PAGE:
After almost 15 hours of play, the final table of the World Series of Poker, which began at noon PST on Saturday, has finally come to a pause with Joe Cada and Darvin Moon surviving the marathon battle. The two will begin heads-up play at 10:00 p.m. PST on Monday night with Cada holding the chip lead.
The day began with hordes of people lined up outside the Penn & Teller Theater, some getting there as early as 6 a.m. PST. After a series of introductions, Peter Eastgate joined the Godfather of Poker, Doyle Brunson, to do the honors of starting the final table by uttering "Shuffle up and Deal."
Action began slowly and steadily with no excitement for the first few hours. The crowd waited with bated breath for the first big bust-out hand or the first big double-up. It was James Akenhead who broke the snooze-fest, hitting the rail first. After surviving his first all-in confrontation, hitting a miracle queen on the river with his king-queen vs Eric Buchman's ace-king, Akenhead could not ride his momentum, however, next running his pocket kings into the pocket aces of Kevin Schaffel less than an hour after the initial double-up. He hit the rail shortly thereafter when he moved the remainder of his chips in with pocket threes only to run into Jeff Shulman's nines.
Next to hit the rail was PokerStars-sponsored Kevin Schaffel. Schaffel, beneficiary of most of Akenhead's chips, got involved, again with aces, this time against the pocket kings of PokerStars-sponsored Buchman who had him covered. The flop was disastrous for Schaffel, and he need an ace or a ten to survive. The on the turn put the nail in the coffin for Schaffel, eliminating him in eighth place and catapulting Buchman toward the chip lead.
Play slowed considerably after Schaffel's elimination, and it seemed as if the players were hunkering down for a long night. The legendary Phil Ivey was still a clear favorite among the crowd. His patience showed, and it seemed as though nobody was tempted by the idea of doubling him up. Finally, after letting himself slip close to the dreaded ten-big blind threshold, Ivey made his final stand. Moving all-in with , Ivey found one caller, the Maryland logger, Darvin Moon, who was well-behind with . The flop, however, was a cruel one for Ivey, as Moon flopped a queen that put Ivey on the brink of elimination and the crowd into a frenzy. The turn and river were no help, and Phil Ivey was eliminated in seventh place.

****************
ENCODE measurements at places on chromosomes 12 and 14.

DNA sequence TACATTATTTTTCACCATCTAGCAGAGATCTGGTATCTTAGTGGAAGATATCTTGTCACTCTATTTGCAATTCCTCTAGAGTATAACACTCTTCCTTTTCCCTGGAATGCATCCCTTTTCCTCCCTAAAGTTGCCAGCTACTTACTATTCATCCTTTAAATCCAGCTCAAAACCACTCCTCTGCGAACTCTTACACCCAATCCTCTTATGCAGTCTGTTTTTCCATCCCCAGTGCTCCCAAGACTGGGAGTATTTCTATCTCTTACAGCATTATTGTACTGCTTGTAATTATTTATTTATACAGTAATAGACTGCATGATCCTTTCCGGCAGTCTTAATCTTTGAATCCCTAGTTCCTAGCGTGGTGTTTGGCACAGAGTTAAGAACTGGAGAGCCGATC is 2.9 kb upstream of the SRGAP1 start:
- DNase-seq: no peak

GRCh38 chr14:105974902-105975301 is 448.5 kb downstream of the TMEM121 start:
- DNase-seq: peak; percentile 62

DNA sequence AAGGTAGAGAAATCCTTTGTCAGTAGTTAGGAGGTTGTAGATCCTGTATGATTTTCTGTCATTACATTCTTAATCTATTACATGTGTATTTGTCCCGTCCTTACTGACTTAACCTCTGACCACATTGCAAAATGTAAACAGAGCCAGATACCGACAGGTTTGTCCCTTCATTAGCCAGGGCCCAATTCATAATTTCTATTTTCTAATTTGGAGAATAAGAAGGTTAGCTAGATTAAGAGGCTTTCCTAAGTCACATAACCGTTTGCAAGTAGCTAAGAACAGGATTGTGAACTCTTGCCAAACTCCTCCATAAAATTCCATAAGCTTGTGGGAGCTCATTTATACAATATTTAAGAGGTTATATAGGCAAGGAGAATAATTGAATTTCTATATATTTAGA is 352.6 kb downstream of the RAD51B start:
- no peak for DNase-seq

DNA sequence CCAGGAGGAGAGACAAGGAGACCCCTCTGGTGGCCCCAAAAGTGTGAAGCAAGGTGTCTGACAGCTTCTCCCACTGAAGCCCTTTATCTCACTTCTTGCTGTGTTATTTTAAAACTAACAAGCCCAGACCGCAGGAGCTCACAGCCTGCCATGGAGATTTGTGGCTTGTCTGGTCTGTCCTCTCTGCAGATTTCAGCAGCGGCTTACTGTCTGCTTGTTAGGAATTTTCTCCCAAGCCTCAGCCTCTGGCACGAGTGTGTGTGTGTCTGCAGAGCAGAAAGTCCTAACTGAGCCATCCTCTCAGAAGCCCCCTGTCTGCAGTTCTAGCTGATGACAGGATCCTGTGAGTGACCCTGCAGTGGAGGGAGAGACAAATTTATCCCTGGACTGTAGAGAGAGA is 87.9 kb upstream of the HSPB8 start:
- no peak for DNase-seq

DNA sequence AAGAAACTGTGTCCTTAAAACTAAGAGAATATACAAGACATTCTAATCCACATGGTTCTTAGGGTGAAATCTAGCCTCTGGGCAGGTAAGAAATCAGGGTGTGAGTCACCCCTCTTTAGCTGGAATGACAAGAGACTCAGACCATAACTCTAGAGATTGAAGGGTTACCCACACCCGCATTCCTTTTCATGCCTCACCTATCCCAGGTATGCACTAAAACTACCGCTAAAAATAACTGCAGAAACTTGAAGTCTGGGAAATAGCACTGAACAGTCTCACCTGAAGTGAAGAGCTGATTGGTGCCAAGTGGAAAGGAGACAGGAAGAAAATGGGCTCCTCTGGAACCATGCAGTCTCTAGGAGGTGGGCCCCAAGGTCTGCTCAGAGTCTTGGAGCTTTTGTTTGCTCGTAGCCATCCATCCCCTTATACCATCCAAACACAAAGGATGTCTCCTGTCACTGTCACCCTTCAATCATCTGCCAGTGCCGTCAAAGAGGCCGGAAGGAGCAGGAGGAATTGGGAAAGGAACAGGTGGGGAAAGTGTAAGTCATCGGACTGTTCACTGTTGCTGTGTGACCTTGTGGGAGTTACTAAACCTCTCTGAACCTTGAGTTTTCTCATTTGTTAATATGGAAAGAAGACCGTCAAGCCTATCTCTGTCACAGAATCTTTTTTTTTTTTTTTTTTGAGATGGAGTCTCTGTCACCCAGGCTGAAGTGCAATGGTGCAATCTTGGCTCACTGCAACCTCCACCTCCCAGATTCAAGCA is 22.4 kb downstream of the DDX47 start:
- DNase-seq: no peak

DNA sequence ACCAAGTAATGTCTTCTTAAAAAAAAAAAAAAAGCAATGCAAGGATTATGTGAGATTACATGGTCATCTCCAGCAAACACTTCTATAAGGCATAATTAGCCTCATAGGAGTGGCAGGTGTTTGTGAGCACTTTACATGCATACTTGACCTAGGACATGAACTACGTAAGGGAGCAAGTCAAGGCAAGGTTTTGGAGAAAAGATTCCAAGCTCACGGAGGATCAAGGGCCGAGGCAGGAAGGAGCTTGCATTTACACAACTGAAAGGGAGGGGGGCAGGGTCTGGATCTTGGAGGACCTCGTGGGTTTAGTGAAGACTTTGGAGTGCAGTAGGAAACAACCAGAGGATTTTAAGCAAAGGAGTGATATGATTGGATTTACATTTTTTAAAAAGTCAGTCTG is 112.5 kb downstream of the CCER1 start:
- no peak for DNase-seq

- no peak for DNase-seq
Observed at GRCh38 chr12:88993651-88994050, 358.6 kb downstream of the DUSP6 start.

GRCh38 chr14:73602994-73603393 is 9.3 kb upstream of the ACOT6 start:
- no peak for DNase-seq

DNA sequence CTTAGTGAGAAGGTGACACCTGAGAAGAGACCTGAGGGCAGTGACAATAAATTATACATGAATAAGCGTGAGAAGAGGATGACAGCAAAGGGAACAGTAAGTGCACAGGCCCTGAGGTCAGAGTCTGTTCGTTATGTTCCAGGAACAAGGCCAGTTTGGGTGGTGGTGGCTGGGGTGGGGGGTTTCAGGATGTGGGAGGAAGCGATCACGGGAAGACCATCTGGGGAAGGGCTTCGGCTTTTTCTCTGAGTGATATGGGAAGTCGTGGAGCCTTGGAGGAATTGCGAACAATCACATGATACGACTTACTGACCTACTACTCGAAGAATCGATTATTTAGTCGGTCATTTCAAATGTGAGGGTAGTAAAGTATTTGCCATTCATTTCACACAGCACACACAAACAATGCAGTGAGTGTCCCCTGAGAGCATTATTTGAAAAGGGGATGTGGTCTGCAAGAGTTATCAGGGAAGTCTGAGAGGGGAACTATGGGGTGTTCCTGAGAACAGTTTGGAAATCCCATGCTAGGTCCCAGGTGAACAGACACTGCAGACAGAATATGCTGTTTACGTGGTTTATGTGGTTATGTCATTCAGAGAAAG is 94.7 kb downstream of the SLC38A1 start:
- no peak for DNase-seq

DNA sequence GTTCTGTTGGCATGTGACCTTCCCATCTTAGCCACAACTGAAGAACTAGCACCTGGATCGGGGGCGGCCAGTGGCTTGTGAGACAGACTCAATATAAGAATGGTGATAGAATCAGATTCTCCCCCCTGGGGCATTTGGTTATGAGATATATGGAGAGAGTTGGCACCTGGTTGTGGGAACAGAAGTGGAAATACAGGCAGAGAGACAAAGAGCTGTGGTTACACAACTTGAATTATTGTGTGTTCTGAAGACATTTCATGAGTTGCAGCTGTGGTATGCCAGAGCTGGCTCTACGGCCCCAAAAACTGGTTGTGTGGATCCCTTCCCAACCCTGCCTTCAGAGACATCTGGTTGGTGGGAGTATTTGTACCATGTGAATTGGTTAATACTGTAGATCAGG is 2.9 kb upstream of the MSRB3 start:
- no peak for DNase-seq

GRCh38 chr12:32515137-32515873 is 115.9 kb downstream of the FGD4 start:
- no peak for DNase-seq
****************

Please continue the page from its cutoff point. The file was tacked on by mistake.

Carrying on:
Moon used the Ivey elimination to give himself a burst of momentum that saw him knock out the sixth-place finisher, Steve Begleiter, just minutes later. After a preflop raise from Begleiter, Moon quickly waved his hands signaling he was all-in. Begleiter quickly made the call with pocket queens and was well ahead of Moon's . The flop was safe for "Begs" with the landing on the felt. While the turn card was good for Begleiter, the on the river, however, sent the crowd back into a frenzy and another wave of chips over to Moon.
The pace slowed to a halt as the players had been at it for well over 12 hours. At one point, play went close to 15 hands without seeing a flop. Finally, Shulman, who had become the short stack, and who had a lot of difficulty moving up the chip counts during the day, made his final stand with pocket sevens. Antoine Saout who had reraised Shulman's initial raise, was pot-committed and called with . The board frowned on Shulman, though, as the dealer ran it out . Saout's pair of nines were good enough for him to take the pot and eliminate Shulman in fifth place.
With the final table reaching four-handed play in the wee hours of the Las Vegas morning, Moon, who had relinquished his chip lead with a few ill-timed bluffs, began to turn up the heat. Even though there was no need to move all-in with the chip stacks all hovering in the 60 big-blind raise, Moon seemed uninterested in doing anything but moving all-in. His strategy worked; none of the other players wanted to risk their entire stack, which allowed Moon to climb back into the lead.
Buchman was eliminated next when his could not hold up against Moon's . Moon hit a king on the turn, knocking out the PokerStars-sponsored Buchman and bringing everyone a step closer to ending the day.
After a short break, the action picked up and the remaining three players seemed exhausted and willing to get their chips in with any playable hand. Cada miraculously doubled up when he hit a deuce on the flop with his pocket deuces while allin against Saout's pocket queens. Just minutes later, the two battled again, this time with Saout holding pocket eights against Cada's . The flop was good for Saout and so was the on the turn. The river, however, sealed the Frenchman's fate as the shook the felt and caused the small crowd to roar one final time for Cada who will enter heads-up play on Monday with 136,925,000. Cada will face off against the Moon who is sitting at 58,875,000.
PokerNews will be there starting at 10:00 p.m. PST on Monday night and you can follow all the action right here in our live reporting pages.